I don’t know whether it was ignorant bliss or blind ignorance that kept me from seeing what was taking place around me. I just know that the knowledge of it erased the ease and joy I had once felt about relaxing at the Maastricht train station.



Driving While Doing No Harm

For the past two weeks I have consciously practiced honing the three spiritual disciplines, do no harm, do good, and stay in love with God, that Rueben P. Job outlines in his book: Three Simple Rules: A Wesleyan Way of Living.  The “do no harm” discipline is the most difficult for me to master because it has more to do with thinking than acting. The work for this discipline begins in the heart and mind and is reflected by attitude and in actions.

According to Job, just the idea of thinking evil about another person is a form of harm. That concept is almost mind-boggling. Yet it is perfectly in line with Jesus’ own words as record in the Gospel of Matthew 5:28, “But I tell you that anyone who looks at a woman lustfully has already committed adultery with her in his heart.”   Of course the gist of Job’s position and of the Gospel message is that actions are a manifestation of what is taking, or has already taken, place in the mind. Do no harm speaks to the heart of authentic godly living.  Do no harm goes beyond abstaining from causing physical harm. It asserts that to do no harm means not to even think negative thoughts about others.

It is that way of thinking that has presented the greatest challenge to me during my quest to live according to the three simple rules Job discusses in his book. First and foremost, when driving I find myself easily frustrated with other drivers. That frustration causes me to think bad thoughts about them. I say inappropriate things (in my head or the privacy of my car) like, “Hurry up slow poke,” or “move over stupid.” I’ve even found myself saying t, “Just get off the road stupid” or “Please move out of my way. Pull over!”  There are times when I am so frustrated with other drivers that I throw up my hands while driving. I am shocked at the number of times in a day that I call other drivers stupid or dumb or wish to hurry them out of my way.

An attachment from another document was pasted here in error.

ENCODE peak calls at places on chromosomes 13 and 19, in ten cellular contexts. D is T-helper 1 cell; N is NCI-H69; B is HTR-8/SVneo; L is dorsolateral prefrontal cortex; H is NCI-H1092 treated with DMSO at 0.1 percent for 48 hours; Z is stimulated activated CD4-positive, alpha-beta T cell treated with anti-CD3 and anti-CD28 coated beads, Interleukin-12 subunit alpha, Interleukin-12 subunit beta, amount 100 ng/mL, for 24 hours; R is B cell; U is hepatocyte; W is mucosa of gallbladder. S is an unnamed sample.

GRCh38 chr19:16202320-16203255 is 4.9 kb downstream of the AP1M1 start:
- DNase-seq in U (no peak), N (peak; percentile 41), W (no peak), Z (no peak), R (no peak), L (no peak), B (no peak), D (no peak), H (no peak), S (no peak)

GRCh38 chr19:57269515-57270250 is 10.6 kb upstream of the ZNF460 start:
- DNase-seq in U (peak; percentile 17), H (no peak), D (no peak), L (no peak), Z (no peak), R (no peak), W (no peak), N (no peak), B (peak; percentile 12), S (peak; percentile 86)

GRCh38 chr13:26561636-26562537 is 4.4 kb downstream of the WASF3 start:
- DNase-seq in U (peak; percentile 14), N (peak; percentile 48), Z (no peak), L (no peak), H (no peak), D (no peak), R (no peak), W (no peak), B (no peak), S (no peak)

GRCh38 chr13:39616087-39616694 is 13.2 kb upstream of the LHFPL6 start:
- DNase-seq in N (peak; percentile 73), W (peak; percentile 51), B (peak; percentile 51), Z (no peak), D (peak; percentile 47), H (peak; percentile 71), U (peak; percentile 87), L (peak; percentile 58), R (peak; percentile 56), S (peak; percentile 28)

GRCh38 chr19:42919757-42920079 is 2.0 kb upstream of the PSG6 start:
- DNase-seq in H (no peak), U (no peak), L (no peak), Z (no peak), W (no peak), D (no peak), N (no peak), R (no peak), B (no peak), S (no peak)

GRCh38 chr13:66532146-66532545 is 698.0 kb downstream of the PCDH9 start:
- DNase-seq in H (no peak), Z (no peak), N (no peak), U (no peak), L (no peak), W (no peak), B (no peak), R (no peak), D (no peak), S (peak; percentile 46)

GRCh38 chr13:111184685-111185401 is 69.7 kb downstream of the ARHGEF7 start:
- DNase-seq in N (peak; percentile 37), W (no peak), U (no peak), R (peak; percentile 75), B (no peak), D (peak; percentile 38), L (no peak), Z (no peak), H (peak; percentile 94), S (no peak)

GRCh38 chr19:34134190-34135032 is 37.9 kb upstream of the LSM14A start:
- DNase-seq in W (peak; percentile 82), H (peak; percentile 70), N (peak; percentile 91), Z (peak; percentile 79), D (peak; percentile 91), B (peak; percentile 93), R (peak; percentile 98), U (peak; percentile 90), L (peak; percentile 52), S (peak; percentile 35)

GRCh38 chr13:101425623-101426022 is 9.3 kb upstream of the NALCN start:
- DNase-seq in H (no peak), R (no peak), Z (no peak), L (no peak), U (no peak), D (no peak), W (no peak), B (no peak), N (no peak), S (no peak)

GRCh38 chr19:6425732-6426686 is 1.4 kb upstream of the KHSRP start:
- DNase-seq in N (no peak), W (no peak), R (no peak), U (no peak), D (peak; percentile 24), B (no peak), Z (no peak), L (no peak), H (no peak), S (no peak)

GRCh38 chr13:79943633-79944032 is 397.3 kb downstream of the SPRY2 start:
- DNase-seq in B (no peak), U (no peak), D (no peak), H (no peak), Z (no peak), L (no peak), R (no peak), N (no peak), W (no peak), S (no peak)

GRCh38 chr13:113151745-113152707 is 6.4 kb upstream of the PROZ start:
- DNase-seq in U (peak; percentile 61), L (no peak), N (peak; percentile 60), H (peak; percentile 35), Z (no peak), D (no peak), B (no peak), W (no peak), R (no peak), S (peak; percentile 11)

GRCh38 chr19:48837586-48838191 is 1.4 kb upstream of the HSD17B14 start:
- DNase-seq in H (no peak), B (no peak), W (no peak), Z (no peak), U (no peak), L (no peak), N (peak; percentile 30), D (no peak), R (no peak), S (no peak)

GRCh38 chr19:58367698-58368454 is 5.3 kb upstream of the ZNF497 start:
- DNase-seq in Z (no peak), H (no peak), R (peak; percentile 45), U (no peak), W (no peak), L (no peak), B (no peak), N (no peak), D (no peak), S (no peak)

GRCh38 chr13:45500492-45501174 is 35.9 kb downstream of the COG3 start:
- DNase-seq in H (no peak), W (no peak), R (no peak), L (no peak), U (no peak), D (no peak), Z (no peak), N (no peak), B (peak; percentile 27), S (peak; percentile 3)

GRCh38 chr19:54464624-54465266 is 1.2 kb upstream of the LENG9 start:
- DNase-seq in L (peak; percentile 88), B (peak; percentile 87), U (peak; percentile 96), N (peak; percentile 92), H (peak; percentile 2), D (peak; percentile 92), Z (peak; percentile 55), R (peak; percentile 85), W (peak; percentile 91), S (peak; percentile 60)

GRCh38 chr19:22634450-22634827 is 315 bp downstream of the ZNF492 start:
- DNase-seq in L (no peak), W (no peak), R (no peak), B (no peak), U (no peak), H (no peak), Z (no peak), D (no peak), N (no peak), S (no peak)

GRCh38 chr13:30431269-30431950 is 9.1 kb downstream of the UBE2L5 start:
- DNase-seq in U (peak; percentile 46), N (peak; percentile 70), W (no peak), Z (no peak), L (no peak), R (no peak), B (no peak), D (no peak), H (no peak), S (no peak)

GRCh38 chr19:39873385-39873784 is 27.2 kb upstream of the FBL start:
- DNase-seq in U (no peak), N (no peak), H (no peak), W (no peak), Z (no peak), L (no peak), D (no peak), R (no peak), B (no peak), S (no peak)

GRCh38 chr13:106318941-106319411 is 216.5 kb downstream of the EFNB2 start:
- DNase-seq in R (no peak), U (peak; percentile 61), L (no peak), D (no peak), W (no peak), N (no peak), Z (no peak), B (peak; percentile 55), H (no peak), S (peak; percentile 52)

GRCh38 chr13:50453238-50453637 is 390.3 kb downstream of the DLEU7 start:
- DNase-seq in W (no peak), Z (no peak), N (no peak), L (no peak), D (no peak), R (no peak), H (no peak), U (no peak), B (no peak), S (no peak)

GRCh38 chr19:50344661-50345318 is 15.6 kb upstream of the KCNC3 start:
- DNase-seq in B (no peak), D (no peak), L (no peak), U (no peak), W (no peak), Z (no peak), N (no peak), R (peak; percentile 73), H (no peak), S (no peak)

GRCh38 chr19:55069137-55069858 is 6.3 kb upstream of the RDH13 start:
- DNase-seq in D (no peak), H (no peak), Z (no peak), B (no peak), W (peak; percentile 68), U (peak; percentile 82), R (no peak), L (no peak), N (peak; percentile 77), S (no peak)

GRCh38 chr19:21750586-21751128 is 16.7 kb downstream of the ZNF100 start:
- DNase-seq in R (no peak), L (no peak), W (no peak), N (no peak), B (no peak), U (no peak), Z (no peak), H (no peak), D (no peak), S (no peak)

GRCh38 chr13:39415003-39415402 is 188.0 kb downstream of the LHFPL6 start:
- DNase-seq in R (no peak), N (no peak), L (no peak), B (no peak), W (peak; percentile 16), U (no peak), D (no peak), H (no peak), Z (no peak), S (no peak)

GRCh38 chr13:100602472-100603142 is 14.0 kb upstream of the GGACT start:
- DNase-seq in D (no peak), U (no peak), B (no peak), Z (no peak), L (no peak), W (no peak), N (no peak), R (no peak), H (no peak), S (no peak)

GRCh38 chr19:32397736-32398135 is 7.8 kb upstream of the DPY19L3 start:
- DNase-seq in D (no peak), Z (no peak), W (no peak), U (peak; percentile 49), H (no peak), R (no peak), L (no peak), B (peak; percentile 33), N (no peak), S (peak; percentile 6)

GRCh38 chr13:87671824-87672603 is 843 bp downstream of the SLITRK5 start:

Until I started practicing doing no harm my behavior towards other drivers was shameful and without remorse.  However, since I began conscientiously thinking about not doing harm, when I catch myself becoming frustrated with other drivers I redirect  my thoughts each time I linger on a negative thought about another driver. Then I recite Philippians 4:8, “…think about whatever is true, think about whatever is noble, think about whatever is right, think about whatever pure, think about whatever is lovely, think about whatever is admirable, if anything is excellent or praiseworthy think about it.”

I’m changing my strategy a little. Instead of simply citing the Scripture, I will try saying things like: “Thank you God for the slow driving person in front of me. By driving below the speed limit the driver in front of me is obeying the law and he or she may actually save lives.

At the end of thirty days perhaps I will do no harm while driving because I will think only positive thoughts about other drivers.


Ten Inspirational Books

Recently I began reading, Three Simple Rules: A Wesleyan Way of Living, by Rueben P. Job. The engaging, inspirational, small book of 77 pages posits three concepts for changing the world for good-by living a god-centered life. Those concepts are: Do No Harm; Do Good, and Love God. The Do No Harm spiritual discipline encapsulates the essence of the following Scriptures: Matthew 5:28; Philippians 4:8; Romans 12: 1-2, and I Corinthians 13: 4-7. It also inspires me to work on further developing my spiritual nature.